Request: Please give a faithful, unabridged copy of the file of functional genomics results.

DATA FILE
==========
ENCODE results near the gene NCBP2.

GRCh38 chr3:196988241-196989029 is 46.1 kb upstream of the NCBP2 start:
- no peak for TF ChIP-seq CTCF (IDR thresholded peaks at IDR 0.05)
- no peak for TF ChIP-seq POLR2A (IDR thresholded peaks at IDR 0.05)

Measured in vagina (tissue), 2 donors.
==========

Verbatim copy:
ENCODE results near the gene NCBP2.

GRCh38 chr3:196988241-196989029 is 46.1 kb upstream of the NCBP2 start:
- no peak for TF ChIP-seq CTCF (IDR thresholded peaks at IDR 0.05)
- no peak for TF ChIP-seq POLR2A (IDR thresholded peaks at IDR 0.05)

Measured in vagina (tissue), 2 donors.